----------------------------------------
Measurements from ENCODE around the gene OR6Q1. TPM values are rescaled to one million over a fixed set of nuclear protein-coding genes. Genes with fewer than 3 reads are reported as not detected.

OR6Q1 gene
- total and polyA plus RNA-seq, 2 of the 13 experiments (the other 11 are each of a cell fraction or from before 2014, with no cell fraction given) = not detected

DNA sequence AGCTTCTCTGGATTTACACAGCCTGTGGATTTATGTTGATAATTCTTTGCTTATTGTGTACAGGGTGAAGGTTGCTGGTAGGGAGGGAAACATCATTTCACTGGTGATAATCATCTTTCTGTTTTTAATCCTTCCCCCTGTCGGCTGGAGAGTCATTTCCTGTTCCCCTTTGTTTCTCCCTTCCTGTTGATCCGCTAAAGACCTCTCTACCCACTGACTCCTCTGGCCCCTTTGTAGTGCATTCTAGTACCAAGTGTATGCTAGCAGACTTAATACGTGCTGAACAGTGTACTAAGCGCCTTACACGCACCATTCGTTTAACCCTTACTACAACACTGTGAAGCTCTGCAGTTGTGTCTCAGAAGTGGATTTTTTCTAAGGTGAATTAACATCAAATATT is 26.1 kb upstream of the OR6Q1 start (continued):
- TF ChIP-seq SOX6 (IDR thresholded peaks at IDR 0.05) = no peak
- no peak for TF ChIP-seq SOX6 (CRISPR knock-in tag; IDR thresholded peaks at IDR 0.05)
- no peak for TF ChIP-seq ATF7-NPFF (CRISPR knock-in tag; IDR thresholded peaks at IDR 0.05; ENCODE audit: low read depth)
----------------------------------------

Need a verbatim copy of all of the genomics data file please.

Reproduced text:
Measurements from ENCODE around the gene OR6Q1. TPM values are rescaled to one million over a fixed set of nuclear protein-coding genes. Genes with fewer than 3 reads are reported as not detected.

OR6Q1 gene
- total and polyA plus RNA-seq, 2 of the 13 experiments (the other 11 are each of a cell fraction or from before 2014, with no cell fraction given) = not detected

DNA sequence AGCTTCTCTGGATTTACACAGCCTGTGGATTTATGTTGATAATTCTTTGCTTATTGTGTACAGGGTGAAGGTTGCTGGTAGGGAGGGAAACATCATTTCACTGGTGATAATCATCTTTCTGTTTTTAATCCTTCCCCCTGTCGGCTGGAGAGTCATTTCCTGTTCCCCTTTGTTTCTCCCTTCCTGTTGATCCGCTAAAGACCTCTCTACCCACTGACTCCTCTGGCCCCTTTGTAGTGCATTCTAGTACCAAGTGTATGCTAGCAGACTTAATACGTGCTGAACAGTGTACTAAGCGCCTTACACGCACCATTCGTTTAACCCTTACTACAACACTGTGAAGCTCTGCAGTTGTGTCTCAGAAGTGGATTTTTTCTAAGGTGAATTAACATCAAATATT is 26.1 kb upstream of the OR6Q1 start (continued):
- TF ChIP-seq SOX6 (IDR thresholded peaks at IDR 0.05) = no peak
- no peak for TF ChIP-seq SOX6 (CRISPR knock-in tag; IDR thresholded peaks at IDR 0.05)
- no peak for TF ChIP-seq ATF7-NPFF (CRISPR knock-in tag; IDR thresholded peaks at IDR 0.05; ENCODE audit: low read depth)